For those who feel shy about approaching clusters or individual companies “cold”, without any previous contacts or connections, Thomas Battley offers some words of reassurance. Battley is the executive director of the Rochester, New York-based cluster New York Photonics/RRPC, and he says that in his experience the optics industry is especially open to networking with (and for) early-career scientists. “It’s not an industry of unapproachable elites. It’s a down-to-earth industry where people like to know each other,” he says. “There is no reason you can’t develop a personal relationship with someone who owns a $500m company.” According to SPIE, the international society of optics and photonics, there are around 3200 optics and photonics corporations worldwide, representing some 863,000 employees and annual revenues of approximately $182bn. And yet, Battley adds, “everyone knows each other…[so] through those connections a young person can tap into a broad network of individuals in the industry. At Photonics West, for instance, I have introduced students to CEOs of the companies they are interested in.”
This kind of network knowledge doesn’t happen by accident, of course. Optics clusters regularly hold networking events, promote job boards, and offer professional development workshops and training. Some of them also support entrepreneurial activities directly. For example, New York Photonics is partnering with a regional start-up incubator on a “photonics venture challenge” that will provide millions of dollars in early-stage funding for photonics endeavours. “It’s a little like the Wild West,” says Battley. “There is a lot of opportunity to start companies.”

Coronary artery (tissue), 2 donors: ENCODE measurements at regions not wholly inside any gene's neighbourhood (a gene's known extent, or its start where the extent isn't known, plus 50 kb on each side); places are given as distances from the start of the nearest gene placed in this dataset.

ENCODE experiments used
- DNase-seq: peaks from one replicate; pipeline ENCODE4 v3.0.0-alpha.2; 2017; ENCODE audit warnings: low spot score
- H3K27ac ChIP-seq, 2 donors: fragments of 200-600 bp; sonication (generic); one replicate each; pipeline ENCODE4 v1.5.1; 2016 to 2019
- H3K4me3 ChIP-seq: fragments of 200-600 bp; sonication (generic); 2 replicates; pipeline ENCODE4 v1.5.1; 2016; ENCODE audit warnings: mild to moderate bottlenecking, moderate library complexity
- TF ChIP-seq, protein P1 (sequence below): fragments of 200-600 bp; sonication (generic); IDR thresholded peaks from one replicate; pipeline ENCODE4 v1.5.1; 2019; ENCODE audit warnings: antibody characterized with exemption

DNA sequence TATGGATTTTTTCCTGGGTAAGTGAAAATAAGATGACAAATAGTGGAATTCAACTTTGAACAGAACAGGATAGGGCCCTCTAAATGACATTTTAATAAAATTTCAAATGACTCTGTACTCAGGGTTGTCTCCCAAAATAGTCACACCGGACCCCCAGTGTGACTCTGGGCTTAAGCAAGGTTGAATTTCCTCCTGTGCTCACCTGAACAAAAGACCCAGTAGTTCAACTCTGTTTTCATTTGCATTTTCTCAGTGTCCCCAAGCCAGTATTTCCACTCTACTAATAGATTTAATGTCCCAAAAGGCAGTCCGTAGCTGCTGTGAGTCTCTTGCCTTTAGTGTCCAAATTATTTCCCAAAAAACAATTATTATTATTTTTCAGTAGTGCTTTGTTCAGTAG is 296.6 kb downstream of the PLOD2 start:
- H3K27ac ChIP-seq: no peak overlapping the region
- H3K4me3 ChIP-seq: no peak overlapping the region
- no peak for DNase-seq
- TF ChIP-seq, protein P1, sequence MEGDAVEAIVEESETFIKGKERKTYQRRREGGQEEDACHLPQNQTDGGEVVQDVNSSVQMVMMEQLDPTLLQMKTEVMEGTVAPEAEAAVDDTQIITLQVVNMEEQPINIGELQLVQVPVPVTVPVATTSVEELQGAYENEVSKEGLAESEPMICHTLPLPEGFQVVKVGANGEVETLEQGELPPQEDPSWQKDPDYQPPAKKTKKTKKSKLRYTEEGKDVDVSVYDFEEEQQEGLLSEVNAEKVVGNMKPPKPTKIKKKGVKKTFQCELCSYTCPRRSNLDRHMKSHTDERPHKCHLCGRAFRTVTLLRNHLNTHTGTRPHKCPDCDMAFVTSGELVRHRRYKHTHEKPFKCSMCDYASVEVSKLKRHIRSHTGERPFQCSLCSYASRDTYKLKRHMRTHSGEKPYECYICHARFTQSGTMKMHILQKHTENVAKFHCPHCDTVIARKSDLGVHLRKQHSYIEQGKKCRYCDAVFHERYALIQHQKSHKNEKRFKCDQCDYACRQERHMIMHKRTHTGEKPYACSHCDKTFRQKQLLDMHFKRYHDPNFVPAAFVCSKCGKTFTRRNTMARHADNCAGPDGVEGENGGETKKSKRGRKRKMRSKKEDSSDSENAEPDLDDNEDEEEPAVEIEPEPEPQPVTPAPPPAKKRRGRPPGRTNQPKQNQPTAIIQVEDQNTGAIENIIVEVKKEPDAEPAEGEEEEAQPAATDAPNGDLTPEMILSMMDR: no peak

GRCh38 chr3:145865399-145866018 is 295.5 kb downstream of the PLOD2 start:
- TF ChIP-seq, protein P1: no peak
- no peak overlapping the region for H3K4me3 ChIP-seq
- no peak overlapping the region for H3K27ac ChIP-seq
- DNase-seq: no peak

More start-ups means more potential career openings – but only if you know how to read between the lines and are willing to talk to people directly, Lee says. Companies in the optics and photonics industry – including early-stage start-ups operating in so-called “stealth mode” before their products are ready for launch– are often looking for specific profiles of candidates. Even if there is not a job opening, they may be willing to hire someone who meets their needs in an area they plan to move into. Unfortunately, Lee adds, “There is not an established path for finding these jobs. Part of the problem is that this industry is very secretive, so companies are not going to list what they want to work on in the future on the website.”
Clusters are key
Martin Valente, an optical engineer and president of Arizona Optical Systems (AOS), suggests that clusters can be key to landing these “hidden” jobs. “It’s a very efficient use of time to engage these clusters,” he says, adding that spending one hour a month at a cluster-sponsored event could alert you to opportunities that would take years to find on your own. “You get introduced to prospective employers and customers if you are hanging out your shingle to do some work. It’s a win–win.” Valente notes that after his organization hosted a networking reception and tour, one of the event’s 150 attendees – an up-and-coming Master’s student from the nearby University of Arizona – received an employment offer from AOS as a direct result of meeting people at the event.
For those who can’t attend events in person, launching a career search by analysing the online presence of the cluster and its membership is also a good way to begin. Once you’ve learned as much about the companies in the cluster as you can, and found the ones that appeal to you, Battley’s advice is “Contact the president or the CEO at 7.30 or 8.00 a.m. and let them know you are interested in their company and technology. Don’t call the HR [human resources] people.”
No matter how you engage, though, you should know that the doors to the sector are open. “There is world-wide shortage of talent,” Battley says. “A young person who embarks on a career in this industry is in demand all over the world and is limited only by their own ambitions.” Adds Valente: “We are there to help. You are not putting us out by contacting us – you are welcome to contact the clusters. We want you to come here and succeed because when you succeed, it brings everyone up with you.”